For the longest while, I thought a learning disability meant that a child didn’t do well in school. Not until I began browsing the Internet, did I discover it’s a neurological disorder that can affect not only a child’s ability to read, write, spell and do math, but also their powers to reason, recall, and memorize which, obviously, are all linked to education, but can also negatively affect their daily activities.
As a grandparent raising grandchildren with learning disabilities, due to this disorder, I witness the challenges they face each day. A learning disability can’t be cured so the child must learn to live within specific boundaries handed to them through this condition, but with love and support the child can reach his full potential.
For a child with a learning disability, it’s important for them to know their strengths and be aware of their weaknesses. Caregivers can work with the child’s school and experts in mental health to offset the difficulties the child faces each day. As I browsed through the Internet I came across this list of learning disabilities at http://www.ldonline.org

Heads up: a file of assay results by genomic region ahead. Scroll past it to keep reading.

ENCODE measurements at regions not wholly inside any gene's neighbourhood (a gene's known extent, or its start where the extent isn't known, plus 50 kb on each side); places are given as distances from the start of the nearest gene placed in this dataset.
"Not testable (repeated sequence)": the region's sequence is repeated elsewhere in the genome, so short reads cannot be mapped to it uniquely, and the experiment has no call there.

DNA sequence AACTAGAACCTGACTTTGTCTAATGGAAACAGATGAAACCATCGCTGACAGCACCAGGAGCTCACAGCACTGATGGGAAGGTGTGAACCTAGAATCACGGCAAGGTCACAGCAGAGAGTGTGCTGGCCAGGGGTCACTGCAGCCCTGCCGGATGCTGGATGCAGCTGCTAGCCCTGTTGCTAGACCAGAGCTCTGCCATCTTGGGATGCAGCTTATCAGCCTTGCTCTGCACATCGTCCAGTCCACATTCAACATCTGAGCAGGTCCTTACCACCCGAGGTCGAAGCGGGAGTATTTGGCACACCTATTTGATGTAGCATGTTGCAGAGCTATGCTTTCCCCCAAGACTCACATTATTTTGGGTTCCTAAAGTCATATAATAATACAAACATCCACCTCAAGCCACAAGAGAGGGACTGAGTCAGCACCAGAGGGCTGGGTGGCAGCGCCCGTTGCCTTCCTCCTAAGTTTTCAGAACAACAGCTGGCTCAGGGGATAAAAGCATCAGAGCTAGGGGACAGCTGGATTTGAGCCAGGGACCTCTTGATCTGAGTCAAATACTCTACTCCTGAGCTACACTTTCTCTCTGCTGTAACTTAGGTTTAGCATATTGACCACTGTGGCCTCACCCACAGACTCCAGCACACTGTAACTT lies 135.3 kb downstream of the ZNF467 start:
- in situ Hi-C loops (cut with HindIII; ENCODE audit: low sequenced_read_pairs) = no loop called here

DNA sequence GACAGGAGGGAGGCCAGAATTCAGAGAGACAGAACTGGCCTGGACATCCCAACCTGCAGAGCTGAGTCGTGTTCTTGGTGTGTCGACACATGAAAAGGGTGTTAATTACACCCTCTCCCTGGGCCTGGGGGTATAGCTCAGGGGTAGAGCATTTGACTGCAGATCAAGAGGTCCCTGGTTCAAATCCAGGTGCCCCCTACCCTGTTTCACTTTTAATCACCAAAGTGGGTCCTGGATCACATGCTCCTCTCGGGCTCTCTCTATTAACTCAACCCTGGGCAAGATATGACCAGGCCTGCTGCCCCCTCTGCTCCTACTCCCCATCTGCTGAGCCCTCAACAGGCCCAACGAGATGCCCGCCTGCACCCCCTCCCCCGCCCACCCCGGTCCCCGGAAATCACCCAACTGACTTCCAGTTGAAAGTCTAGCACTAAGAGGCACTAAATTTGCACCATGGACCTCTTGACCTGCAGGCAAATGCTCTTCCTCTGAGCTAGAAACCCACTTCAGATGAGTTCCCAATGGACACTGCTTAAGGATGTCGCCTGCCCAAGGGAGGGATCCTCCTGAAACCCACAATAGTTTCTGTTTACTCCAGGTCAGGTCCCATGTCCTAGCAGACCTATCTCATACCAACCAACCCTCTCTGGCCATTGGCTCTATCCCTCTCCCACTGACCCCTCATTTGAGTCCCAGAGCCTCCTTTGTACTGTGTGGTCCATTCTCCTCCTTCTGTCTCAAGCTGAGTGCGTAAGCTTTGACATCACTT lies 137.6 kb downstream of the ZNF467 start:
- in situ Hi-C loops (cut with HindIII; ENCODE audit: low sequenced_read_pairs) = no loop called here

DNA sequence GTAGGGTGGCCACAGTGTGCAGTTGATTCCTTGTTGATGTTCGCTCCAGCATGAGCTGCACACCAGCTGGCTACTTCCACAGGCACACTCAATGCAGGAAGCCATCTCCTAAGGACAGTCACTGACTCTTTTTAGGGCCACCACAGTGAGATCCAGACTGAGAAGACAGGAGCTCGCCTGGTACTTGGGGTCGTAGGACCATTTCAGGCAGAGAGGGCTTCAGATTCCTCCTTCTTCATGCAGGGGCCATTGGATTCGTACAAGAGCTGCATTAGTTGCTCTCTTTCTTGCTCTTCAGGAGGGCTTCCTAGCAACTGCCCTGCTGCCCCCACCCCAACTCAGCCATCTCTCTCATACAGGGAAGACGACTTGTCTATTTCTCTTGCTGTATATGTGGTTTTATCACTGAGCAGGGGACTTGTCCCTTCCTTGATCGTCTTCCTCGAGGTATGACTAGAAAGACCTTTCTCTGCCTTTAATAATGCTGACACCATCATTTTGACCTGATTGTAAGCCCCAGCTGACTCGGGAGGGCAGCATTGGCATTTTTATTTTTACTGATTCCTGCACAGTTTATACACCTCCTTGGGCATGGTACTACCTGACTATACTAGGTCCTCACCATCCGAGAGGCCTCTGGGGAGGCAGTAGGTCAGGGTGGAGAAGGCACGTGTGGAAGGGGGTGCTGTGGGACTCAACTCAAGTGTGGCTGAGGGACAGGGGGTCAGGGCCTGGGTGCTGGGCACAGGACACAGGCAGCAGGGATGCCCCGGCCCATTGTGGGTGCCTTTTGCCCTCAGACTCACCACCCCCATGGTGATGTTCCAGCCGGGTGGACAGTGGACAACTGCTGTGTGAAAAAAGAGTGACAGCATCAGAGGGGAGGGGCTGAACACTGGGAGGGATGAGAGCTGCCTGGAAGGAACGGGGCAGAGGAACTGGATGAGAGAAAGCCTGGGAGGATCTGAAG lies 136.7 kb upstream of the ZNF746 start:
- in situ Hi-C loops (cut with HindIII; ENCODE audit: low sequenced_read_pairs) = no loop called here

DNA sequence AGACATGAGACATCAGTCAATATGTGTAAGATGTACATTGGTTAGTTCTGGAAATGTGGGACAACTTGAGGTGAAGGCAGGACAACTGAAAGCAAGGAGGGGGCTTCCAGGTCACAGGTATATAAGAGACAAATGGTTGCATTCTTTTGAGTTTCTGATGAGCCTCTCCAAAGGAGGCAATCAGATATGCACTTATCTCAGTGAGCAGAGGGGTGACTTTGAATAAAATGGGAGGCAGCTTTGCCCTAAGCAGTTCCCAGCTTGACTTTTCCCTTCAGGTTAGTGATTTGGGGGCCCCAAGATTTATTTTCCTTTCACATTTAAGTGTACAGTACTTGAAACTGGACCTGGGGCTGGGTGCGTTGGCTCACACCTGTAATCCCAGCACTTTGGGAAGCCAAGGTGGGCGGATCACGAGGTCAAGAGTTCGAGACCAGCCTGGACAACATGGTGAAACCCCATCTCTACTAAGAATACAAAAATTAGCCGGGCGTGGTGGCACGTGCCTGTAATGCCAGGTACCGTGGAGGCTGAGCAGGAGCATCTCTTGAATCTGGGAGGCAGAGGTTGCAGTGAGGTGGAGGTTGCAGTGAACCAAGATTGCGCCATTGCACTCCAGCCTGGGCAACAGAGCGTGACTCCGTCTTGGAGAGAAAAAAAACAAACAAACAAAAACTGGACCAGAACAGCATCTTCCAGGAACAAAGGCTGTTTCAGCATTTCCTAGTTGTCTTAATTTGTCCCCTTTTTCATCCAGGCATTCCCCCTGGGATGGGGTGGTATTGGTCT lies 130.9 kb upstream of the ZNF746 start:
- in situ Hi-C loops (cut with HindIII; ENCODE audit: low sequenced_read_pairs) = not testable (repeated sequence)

Common learning disabilities:
- Dyslexia – a language-based disability in which a person has trouble understanding written words. It may also be referred to as reading disability or reading disorder.
- Dyscalculia – a mathematical disability in which a person has a difficult time solving arithmetic problems and grasping math concepts.
- Dysgraphia – a writing disability in which a person finds it hard to form letters or write within a defined space.
- Auditory and Visual Processing Disorders – sensory disabilities in which a person has difficulty understanding language despite normal hearing and vision.
- Nonverbal Learning Disabilities– a neurological disorder which originates in the right hemisphere of the brain, causing problems with visual-spatial, intuitive, organizational, evaluative and holistic processing functions
If you believe your child suffers with any one of the above learning disabilities, it’s time to communicate with the staff at your child’s school and contact your family doctor. Help is available.